second moment turbulence closure model and application to the
1982 ASCOT brush creek data simulation. Journal of Applied
Meteorology 27, 562-578.
[68] Bornstein, R. D., 1975. The two-dimensional URBMET urban
boundary layer model. Journal of Applied Meteorology 14 (8),
[69] Pielke, R. A., 1974. A three-dimensional numerical model of the
sea breezes over south Florida. Monthly weather review 102 (2),
[70] Kondo, H., Genchi, Y., Kikegawa, Y., Ohashi, Y., Yoshikado, H.,
Komiyama, H., 2005. Development of a multi-layer urban
canopy model for the analysis of energy consumption in a big
city: Structure of the urban canopy model and its basic
performance. Boundary-Layer Meteorol 116 (3), 395-421.
[71] Wippermann, F. K., Gross, G., 1986. The wind-induced shaping
and migration of an isolated dune: A numerical experiment.
Boundary-Layer Meteorol 36 (4), 319-334.
[72] Laprise, R., Caya, D., Bergeron, G., Giguère, M., 1997. The
formulation of the André Robert MC2 (mesoscale compressible
community) model. Atmosphere-Ocean 35 (sup1), 195-220.
[73] Masson, V., 2000. A physically-based scheme for the urban
energy budget in atmospheric models. Boundary-Layer
Meteorol 94 (3), 357-397.
[74] Kanda, M., Kawai, T., Kanega, M., Moriwaki, R., Narita, K.,
Hagishima, A., 2005. A simple energy balance model for regular
building arrays. Boundary-Layer Meteorol 116 (3), 423-443.
[75] Dudhia, J., Bresch, J. F., 2002. A global version of the PSU–
NCAR Mesoscale Model. Monthly Weather Review 130 (12),
[76] Pielke, R. A., Cotton, W., Walko, R. e. a., Tremback, C., Lyons,
W. A., Grasso, L., Nicholls, M., Moran, M., Wesley, D., Lee, T.,
1992. A comprehensive meteorological modeling
system—RAMS. Meteorology and atmospheric Physics 49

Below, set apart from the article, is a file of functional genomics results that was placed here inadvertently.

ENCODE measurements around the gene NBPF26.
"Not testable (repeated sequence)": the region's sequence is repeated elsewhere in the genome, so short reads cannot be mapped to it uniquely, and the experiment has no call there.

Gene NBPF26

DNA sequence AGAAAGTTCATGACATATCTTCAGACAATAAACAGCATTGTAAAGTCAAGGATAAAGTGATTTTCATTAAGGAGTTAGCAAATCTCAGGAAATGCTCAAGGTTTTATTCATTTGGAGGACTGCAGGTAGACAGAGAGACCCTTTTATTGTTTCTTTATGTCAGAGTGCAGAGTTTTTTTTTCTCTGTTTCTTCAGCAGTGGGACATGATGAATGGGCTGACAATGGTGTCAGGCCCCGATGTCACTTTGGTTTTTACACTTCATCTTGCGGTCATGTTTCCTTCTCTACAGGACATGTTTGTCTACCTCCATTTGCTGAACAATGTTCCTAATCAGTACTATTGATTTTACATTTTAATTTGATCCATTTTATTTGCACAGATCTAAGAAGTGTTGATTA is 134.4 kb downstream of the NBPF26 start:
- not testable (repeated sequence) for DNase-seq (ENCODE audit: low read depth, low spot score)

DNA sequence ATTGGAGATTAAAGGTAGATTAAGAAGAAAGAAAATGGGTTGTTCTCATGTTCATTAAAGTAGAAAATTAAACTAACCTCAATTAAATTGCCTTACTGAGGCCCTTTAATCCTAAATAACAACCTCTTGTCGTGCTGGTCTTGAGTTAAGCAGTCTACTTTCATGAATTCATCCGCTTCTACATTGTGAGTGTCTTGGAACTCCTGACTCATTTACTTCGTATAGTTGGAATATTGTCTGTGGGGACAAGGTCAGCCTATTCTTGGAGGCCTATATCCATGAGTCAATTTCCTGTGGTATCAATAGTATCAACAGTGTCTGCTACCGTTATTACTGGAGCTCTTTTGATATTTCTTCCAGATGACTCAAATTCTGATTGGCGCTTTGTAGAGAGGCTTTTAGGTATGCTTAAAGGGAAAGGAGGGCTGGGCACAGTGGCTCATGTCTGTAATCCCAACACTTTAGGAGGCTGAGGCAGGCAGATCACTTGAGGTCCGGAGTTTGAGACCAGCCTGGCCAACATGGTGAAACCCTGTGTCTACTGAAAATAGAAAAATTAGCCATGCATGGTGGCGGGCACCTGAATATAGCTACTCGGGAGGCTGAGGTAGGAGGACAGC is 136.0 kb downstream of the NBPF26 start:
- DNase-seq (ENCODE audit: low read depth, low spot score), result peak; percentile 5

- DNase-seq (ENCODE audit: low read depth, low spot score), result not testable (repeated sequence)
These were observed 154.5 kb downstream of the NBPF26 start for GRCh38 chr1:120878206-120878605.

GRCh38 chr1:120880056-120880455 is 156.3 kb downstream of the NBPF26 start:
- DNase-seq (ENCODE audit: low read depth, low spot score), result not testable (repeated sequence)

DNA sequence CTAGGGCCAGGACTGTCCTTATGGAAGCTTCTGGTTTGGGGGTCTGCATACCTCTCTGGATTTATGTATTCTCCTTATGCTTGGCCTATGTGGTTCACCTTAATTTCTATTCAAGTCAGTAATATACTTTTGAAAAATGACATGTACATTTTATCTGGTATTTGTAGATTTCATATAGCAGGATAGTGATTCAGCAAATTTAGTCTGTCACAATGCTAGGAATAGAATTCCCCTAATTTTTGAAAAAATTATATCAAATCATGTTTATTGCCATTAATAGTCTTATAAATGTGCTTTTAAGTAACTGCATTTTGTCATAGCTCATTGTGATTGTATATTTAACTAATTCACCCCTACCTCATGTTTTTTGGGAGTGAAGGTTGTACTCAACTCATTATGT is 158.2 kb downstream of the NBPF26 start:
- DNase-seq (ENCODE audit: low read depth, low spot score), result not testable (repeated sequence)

(1-4), 69-91.
[77] Chen F., Kusaka H., Bornstein R., Ching J., Grimmond C. S. B.,
Grossman-Clarke S., Loridan T., Manning K. W., Martilli A.,
Miao S., Sailor D., Salamanca F. P., Taha H., Tewari M., Wang
X., Wyszogrodzki A. A., Zhang C. (2011). The integrated
WRF/urban modeling system: Development, evaluation, and
applications to urban environmental problems. International
Journal of Climatology, 31 (2), 273–288.
[78] Salamanca, F., Martilli, A., 2010. A new building energy model
coupled with an urban canopy parameterization for urban
climate simulations—Part II. Validation with one dimension
off-line simulations. Theoretical and Applied Climatology, 99
(3), pp. 345-356.
[79] Schubert, S., Grossman-Clarke, S., Martilli, A., 2012. A
double-canyon radiation scheme for multi-layer urban canopy
models. Boundary-layer meteorology, 145 (3), pp. 439-468.
[80] Wouters, H., Blahak, U., Helmert, J., Raschendorfer, M.,
Demuzere, M., Fay, B., Trusilova, K., Mironov, D., Reinert, D.,
Lüthi, D., Machulskaya, E., 2015. Model developments in
TERRA_URB, the upcoming standard urban parametrization of
the atmospheric numerical model COSMO (-CLM). In EGU
General Assembly Conference Abstracts (p. 8990).
[81] Wouters, H., Demuzere, M., Blahak, U., Fortuniak, K., Maiheu,
B., Camps, J., Tielemans, D., van Lipzig, N. P., 2016. The
efficient urban canopy dependency parametrization (SURY) v1.
0 for atmospheric modelling: description and application with
the COSMO-CLM model for a Belgian summer. Geoscientific
Model Development, 9 (9), pp. 3027-3054.
[82] Mussetti, G., Brunner, D., Henne, S., Allegrini, J., Krayenhoff,
E. S., Schubert, S., Feigenwinter, C., Vogt, R., Wicki, A.,
Carmeliet, J., 2020. COSMO-BEP-Tree v1. 0: a coupled urban
climate model with explicit representation of street trees.
Geoscientific Model Development, 13 (3), pp. 1685-1710.
[83] Mochida, A., Yoshino, H., Miyauchi, S., Mitamura, T., 2006.
Total analysis of cooling effects of cross-ventilation affected
by microclimate around a building. Solar Energy 80 (4),
[84] Mochida, A., Lun, I. Y. F., 2008. Prediction of wind
environment and thermal comfort at pedestrian level in urban
area. Journal of Wind Engineering and Industrial Aerodynamics
96 (10–11), 1498-1527.
[85] Yamada, T., Koike, K., 2011. Downscaling mesoscale
meteorological models for computational wind engineering
applications. Journal of Wind Engineering and Industrial
Aerodynamics 99 (4), 199-216.
[86] Tominaga, Y., Mochida, A., Yoshie, R., Kataoka, H., Nozu, T.,
Yoshikawa, M., Shirasawa, T., 2008. AIJ guidelines for practical
applications of CFD to pedestrian wind environment around
buildings. Journal of Wind Engineering and Industrial